Brajesh Singh spent eight years honing his knowledge of soil and plant ecology at Aberdeen, Scotland’s The James Hutton (then the Macaulay) Institute and a further two at the University of Aberdeen before relocating to Australia to join Western Sydney University (WSU). A year later, he became part of the research team at Hawkesbury Institute for the Environment (HIE), joining the university’s Global Centre for Land-Based Innovation (GCLBI) in 2015.
Now a senior member of WSU’s academic staff and Director of GCLBI, Dist. Prof. Singh is also a world expert in the fields of functional ecology and soil biology whose research provides solutions to global challenges including environmental degradation and food insecurity.
“My fundamental research identifies quantitative relationships between soil biodiversity and ecosystem functions and explores how these are impacted by natural and anthropogenic pressures,” says Dist. Prof. Singh. “My applied research harnesses this knowledge to help achieve greater farm productivity, sustainable development, environmental protection and food security.”
Dist. Prof. Singh’s findings have advanced crucial areas of ecosystem science by identifying the causal link between soil biodiversity (microbial and faunal) and key ecosystem functions and services.
Innovations he has developed are boosting the efficacy of existing microbial products and providing new tools for manipulating soil and plant microbiomes for an array of industries across Australia and the world. His patented technologies for early, rapid detection of food and environmental pathogens are used by industries and government agencies worldwide.
Dist. Prof. Singh has also developed solutions that increase farm productivity and environmental sustainability, including climate adaptation tools and farm-management practices that increase soil organic matter and improve export-market access. He has trained farmers, consultants and policy advisors in sustainable agriculture, supporting the United Nations’ Sustainable Development Goals.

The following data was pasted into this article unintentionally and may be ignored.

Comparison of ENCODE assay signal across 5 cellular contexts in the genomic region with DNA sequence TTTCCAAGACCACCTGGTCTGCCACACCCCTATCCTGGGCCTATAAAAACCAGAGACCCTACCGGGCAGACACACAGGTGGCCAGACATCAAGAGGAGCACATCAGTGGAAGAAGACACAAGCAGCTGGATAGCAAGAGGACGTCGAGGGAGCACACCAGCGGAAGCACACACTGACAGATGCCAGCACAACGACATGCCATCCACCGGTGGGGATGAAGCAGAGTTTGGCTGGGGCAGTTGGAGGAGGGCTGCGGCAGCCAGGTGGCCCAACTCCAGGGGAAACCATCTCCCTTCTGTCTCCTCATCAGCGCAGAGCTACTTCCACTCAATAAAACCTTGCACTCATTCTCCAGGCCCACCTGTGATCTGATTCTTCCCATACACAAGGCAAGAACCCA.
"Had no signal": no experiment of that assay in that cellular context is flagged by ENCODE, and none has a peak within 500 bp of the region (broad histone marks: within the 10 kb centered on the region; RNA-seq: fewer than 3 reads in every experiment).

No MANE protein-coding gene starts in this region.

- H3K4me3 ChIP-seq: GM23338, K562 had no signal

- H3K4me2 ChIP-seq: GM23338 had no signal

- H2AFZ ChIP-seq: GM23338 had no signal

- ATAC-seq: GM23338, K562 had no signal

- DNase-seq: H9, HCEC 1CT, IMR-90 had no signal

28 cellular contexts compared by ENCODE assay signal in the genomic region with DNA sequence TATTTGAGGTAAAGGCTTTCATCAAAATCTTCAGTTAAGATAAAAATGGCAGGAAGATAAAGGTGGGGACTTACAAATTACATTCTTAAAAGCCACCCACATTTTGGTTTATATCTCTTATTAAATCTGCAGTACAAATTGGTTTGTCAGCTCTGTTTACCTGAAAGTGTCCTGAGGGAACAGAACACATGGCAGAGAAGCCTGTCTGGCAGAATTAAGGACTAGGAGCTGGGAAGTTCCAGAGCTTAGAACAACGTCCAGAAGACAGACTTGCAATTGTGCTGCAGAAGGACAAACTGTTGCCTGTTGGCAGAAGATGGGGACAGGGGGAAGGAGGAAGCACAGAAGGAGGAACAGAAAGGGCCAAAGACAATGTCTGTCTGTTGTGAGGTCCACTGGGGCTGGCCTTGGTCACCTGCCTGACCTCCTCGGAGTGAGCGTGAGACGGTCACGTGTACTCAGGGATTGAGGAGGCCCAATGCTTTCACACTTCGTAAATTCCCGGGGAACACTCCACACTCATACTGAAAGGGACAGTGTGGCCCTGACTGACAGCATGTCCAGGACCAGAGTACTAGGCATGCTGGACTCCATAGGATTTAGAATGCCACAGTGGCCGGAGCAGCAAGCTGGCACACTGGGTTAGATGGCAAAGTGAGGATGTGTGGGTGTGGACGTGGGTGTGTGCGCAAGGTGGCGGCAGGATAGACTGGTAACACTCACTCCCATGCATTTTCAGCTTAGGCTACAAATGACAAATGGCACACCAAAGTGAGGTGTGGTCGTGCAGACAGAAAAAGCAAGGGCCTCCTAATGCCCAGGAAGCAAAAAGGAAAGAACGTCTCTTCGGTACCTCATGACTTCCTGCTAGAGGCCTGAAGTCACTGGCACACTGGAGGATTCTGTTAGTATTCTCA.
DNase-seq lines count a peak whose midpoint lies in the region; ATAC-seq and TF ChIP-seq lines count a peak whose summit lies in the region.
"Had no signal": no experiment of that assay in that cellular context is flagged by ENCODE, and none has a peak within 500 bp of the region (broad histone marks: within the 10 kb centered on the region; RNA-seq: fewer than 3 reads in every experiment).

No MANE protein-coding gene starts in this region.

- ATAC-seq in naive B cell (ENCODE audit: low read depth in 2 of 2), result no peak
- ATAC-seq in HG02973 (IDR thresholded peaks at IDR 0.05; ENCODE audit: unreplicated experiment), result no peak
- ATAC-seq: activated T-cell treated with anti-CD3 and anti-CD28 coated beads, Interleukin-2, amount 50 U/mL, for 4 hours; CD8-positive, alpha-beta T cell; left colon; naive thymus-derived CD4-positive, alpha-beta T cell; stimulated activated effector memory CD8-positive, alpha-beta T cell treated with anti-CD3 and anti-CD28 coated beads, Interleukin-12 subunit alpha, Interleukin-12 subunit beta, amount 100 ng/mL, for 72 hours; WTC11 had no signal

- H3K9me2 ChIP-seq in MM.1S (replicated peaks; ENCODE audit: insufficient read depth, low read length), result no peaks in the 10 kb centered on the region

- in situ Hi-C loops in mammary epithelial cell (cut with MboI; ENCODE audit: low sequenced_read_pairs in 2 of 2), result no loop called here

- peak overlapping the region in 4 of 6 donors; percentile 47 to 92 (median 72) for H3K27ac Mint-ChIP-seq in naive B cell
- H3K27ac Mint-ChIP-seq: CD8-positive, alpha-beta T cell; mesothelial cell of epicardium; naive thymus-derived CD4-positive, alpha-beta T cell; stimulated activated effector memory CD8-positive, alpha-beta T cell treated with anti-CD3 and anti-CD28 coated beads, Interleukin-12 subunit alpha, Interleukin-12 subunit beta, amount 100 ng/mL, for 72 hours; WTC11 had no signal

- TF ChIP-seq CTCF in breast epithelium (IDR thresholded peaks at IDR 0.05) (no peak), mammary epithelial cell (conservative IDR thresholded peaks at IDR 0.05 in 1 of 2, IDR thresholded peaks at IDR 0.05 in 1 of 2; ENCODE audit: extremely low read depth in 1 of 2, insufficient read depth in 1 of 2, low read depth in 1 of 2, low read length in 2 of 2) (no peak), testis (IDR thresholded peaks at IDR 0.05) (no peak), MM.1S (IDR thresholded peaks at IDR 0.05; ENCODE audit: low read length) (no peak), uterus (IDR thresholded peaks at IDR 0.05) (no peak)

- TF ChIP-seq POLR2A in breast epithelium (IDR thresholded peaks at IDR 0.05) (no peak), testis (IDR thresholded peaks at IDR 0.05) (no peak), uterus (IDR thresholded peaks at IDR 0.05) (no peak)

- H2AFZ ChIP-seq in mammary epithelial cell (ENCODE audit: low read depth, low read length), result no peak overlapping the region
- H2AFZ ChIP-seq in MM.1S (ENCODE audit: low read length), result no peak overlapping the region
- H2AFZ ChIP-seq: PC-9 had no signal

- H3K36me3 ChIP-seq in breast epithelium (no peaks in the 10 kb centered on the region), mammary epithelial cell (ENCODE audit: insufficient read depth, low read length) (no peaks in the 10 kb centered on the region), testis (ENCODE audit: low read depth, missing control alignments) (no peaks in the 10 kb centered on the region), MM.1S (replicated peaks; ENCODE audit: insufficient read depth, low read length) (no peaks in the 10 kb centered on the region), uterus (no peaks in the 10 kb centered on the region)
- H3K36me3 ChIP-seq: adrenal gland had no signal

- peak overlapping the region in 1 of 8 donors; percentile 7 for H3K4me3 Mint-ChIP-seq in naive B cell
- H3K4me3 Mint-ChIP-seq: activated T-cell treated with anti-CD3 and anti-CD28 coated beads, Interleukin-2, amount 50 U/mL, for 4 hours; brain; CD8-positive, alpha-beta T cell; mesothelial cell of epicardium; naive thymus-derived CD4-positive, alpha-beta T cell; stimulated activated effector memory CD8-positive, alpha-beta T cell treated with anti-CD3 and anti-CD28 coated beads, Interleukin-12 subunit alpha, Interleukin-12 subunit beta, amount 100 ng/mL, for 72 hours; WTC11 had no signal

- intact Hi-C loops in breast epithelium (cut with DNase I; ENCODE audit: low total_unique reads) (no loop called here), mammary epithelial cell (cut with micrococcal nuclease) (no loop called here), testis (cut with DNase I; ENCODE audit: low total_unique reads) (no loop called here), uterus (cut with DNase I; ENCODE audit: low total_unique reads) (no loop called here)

Dist. Prof. Singh’s research has informed and supported multiple policy decisions at regional, national and global levels – including providing key recommendations for bilateral engagements in agribusiness and trade between Australia and both India and the European Union (EU).
Along with the UN’s Food and Agriculture Organization (FAO), he works with its Convention on Biological Diversity to boost the resilience of farming systems and ensure environmentally sustainable food security measures globally. Dist. Prof. Singh also advises the European Commission on enhancing productivity in the bioeconomy (such as via the World Bioeconomy Forum).
Awards and appointments
Dist. Prof. Singh’s research has garnered him a string of prestigious accolades and appointments, starting in 2007, when he was the recipient of a Scottish Government’s Proof of Concept Award in the ‘diagnostic microbiology’ category.
In 2015, midway through his tenure as a Visiting Professor to the Chinese Academy of Sciences (2014-16), Dist. Prof. Singh was invited to become a member of an EU expert panel on the plant microbiome. Three years later, he won the prestigious Humboldt Research Award in recognition of his impressive body of work to date: fundamental discoveries, new theories and insights that have had a significant impact on the discipline.
In 2020, Dist. Prof. Singh was awarded Western Sydney University’s Excellence in Research – Researcher of the Year Award. He also made it onto the 2020 Reuters Hot List of Climate Scientists, which identifies and ranks the 1,000 climate scientists the news agency considers as having the greatest impact on global climate-change debate.
Internationally, Dist. Prof. Singh is part of the 19-member European Commission High Level Expert Group (HLEG) tasked with delivering an International Platform for Food Systems Science (IPFSS) that addresses gaps in the provision of food system science and evidence, with a view to improving global food system governance.
In 2021, he was deemed one of the world’s most influential scientists – a Clarivate Highly Cited (HiCi) Researcher, ranked in the top one per cent of researchers globally and was awarded Soil Science Australia’s JA Prescott Medal for his outstanding contribution to soil science nationally.
Global professional responsibilities include being President and Scientific Chair of the Global Initiative of Crop Microbiome and Sustainable Agriculture, an expert advisor to the European Commission’s International Bioeconomy Forum; a member of the Australia-EU Senior Leaders Forum; an International Advisor to the UK-CABI Plant Microbiome Initiative and, since 2020, an International Advisor to the $165M joint World-Bank and Indian Council of Agriculture Research National Agricultural Higher Education Project (NAHEP). He is the Editor-in-Chief of the Journal of Sustainable Agriculture and Environment (WILEY); a Senior Editor for Biodegradation; and a long-time Associate Editor for the Journal of Ecology.
Global Centre for Land-Based Innovation: Solving pressing planetary challenges through collaboration